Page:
(463b) Wet Vs. Dry Cooling for the Operation of Concentrated Solar Plants
Energy consumption has increased over the last decades and more sustainable sources such as biomass, solar and wind are being evaluated. Together with it, a recent concern is water consumption since, according to recent reports, two thirds of the plant will suffer water stress in the next decade (Rosengrant et al., 2002). There is a strong connection between energy production and water consumption that is well established for fossil based sources of energy (Water in the West, 2013). While thermal power plants and biomass based facilities have the luxury of being allocated in areas with access to freshwater, solar based thermal facilities present another challenge. Typically regions where the solar incidence is high present low water availability. Therefore, the production of power from concentrated solar power, in spite of the plentiful source of energy, is limited by the cooling capabilities. There are two main systems, wet cooling using a cooling tower and dry cooling, using typically an A-frame. The first one has the drawback of the water consumed. The second one does not require water for its operation, but it consumes a fraction of the produced power to operate the fans.
In this work we present the year-round optimization of the operation of a concentrated solar power facility. Such plants comprise a solar field, a molten salts storage system, the power block consisting of a regenerative Rankine cycle and a cooling system, using either an A-frame or a cooling tower. The salts are heated up using solar energy and stored so that day operation of the facility is secured. A system of three heat exchangers is used to heat up water to saturation, evaporate and superheat it. Only a fraction of the salts are directly used to superheat the steam, that is sent to the high pressure section of the turbine. The rest is used to reheat up the steam leaving the first body of the turbine before it is fed to the second section. The entire flow of salts is then used to heat up the recycled water and evaporate it. In the second body of the turbine, part of the steam is extracted at a medium pressure and it is used to heat up the condensate. The rest of the steam is finally expanded to an exhaust pressure, condensed and recycled. The condensation of the low pressure steam is performed either using a heat exchanger, cooled with water that is next cool down using a cooling tower, or directly using an A-frame system. The aim is to analyze the tradeoffs between the savings in water using dry cooling versus the power consumed due to the operation of the fans. We locate the plant in the south of Europe, Almería (Spain), where high solar radiation is available. The operation of the plant is a function of the solar incidence as well as the climate and atmospheric conditions. The optimization of the system is formulated as a multiperiod Non-linear Programming problem (NLP) that is solved for the optimal production of electricity over a year defining the main operating variables of the thermal and cooling cycles, the operating pressures and temperatures at the different bodies of the turbine, the fraction of salts used for reheating up the steam before feeding it to the second body of the turbine, the fraction of steam extracted to reheat up the liquid, the wet cooling tower operation (air flow and water losses by evaporation) or the A-frame air cooler performance (number of fans and units needed, the fans power consumption and the air inlet and outlet temperatures). Finally, both systems are compared based on the mitigated CO2 emissions due to the production of power from renewable sources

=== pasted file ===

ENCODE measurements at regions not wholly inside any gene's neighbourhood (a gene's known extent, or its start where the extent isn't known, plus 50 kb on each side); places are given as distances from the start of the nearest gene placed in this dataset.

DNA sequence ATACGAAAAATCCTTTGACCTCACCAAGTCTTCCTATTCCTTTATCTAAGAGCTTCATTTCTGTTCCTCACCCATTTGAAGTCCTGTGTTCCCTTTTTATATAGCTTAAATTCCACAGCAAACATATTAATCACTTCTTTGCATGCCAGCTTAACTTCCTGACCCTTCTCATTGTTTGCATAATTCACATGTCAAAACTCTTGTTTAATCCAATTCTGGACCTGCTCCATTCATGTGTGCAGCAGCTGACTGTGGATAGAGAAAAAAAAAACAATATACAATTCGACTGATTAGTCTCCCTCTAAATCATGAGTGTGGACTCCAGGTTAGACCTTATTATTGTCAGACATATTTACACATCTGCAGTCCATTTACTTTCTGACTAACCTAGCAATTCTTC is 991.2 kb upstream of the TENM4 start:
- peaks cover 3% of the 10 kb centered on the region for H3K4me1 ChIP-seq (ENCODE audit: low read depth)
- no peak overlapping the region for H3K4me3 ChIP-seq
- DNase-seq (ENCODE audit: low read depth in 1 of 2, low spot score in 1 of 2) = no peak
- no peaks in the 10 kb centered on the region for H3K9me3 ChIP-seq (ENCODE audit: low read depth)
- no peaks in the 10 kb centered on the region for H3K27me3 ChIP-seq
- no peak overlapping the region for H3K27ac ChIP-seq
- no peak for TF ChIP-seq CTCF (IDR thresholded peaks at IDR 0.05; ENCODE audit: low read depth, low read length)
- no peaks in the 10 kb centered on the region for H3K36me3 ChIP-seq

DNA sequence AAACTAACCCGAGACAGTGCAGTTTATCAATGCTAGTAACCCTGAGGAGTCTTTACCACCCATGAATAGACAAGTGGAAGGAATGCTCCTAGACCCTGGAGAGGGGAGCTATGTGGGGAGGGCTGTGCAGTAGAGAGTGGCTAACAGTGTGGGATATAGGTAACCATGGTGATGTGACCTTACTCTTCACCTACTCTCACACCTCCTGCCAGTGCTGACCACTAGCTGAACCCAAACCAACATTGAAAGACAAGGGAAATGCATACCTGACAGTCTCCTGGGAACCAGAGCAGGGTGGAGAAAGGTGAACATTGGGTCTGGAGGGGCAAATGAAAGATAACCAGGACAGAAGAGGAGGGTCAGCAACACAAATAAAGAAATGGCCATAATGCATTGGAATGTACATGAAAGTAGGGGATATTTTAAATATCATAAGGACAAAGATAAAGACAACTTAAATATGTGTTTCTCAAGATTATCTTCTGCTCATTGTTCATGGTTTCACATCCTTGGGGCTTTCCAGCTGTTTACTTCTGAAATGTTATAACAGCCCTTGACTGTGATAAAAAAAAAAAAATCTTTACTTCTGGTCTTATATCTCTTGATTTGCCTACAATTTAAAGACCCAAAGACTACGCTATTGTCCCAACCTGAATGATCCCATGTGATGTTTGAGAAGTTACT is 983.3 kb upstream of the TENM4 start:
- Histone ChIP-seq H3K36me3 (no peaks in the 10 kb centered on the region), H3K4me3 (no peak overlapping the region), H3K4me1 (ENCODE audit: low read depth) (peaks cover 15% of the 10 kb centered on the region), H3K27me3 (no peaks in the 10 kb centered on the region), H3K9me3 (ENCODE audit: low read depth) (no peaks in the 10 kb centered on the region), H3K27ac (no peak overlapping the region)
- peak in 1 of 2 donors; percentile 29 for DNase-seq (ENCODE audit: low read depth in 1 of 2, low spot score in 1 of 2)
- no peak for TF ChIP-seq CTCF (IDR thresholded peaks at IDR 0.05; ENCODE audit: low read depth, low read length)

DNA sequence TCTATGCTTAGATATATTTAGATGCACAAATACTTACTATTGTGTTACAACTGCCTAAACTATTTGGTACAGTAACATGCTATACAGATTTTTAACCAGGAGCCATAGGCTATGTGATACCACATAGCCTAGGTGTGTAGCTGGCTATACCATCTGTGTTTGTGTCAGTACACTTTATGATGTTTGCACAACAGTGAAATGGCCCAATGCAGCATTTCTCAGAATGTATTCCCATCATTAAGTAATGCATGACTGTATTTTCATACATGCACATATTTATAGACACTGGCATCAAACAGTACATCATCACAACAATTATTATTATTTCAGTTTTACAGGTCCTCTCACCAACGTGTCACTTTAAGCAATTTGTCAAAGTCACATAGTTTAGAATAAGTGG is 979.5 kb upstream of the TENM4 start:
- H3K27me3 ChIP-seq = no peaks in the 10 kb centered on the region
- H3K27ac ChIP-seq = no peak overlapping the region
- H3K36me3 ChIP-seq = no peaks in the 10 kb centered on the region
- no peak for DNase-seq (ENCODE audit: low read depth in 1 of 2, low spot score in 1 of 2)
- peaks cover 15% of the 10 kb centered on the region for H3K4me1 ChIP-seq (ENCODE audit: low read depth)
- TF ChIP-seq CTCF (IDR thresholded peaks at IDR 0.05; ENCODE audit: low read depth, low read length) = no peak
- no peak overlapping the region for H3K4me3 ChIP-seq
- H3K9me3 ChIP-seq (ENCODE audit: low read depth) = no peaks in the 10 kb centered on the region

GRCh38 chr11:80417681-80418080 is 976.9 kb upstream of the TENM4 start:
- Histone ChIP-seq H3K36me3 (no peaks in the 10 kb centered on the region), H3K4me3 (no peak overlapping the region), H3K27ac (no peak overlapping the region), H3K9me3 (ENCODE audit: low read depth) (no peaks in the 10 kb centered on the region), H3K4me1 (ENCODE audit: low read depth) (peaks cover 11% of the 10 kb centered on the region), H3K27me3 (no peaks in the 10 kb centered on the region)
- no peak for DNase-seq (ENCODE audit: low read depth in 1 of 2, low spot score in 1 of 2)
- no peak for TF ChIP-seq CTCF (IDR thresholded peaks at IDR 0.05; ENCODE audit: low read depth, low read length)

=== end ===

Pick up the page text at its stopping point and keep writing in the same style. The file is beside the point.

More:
The operation of the wet cooled facility produces a maximum of 25 MW in summer and a minimum of 9.5 MW in winter with an annual production cost of electricity of 0.15 €/kWh consuming an average of 2.1 Lwarter/kWh. The investment for the plant is 260 M€, close to that of a similar plant already in operation. For the dry cooled facility, the cooling system consumes an average of 5% of the energy produced, increasing the production cost of energy up to 0.16 €/kWh and the investment to 265 M€. The advantage is the negligible water consumption. In terms of CO2 mitigation, it turns out that, for the particular allocation, using the wet system is 5% better. Finally, scale up studies reveal that the production cost can decrease by half while the investment per unit of power should become competitive with current coal based power plants if solar and coal facilities present similar production capacities.
Rosegrant, M. W.; Cai, X.; Cline, S. A. (2002) Food Policy Report; Global Water Outlook to 2025 (AVerting an Impending Crisis); International Food Policy Research Institute: Washington, DC, 2002.
Water in the West (2013) Water and Energy Nexus: A literature Review. http://waterinthewest.stanford.edu/sites/default/files/Water-Energy_Lit_Review.pdf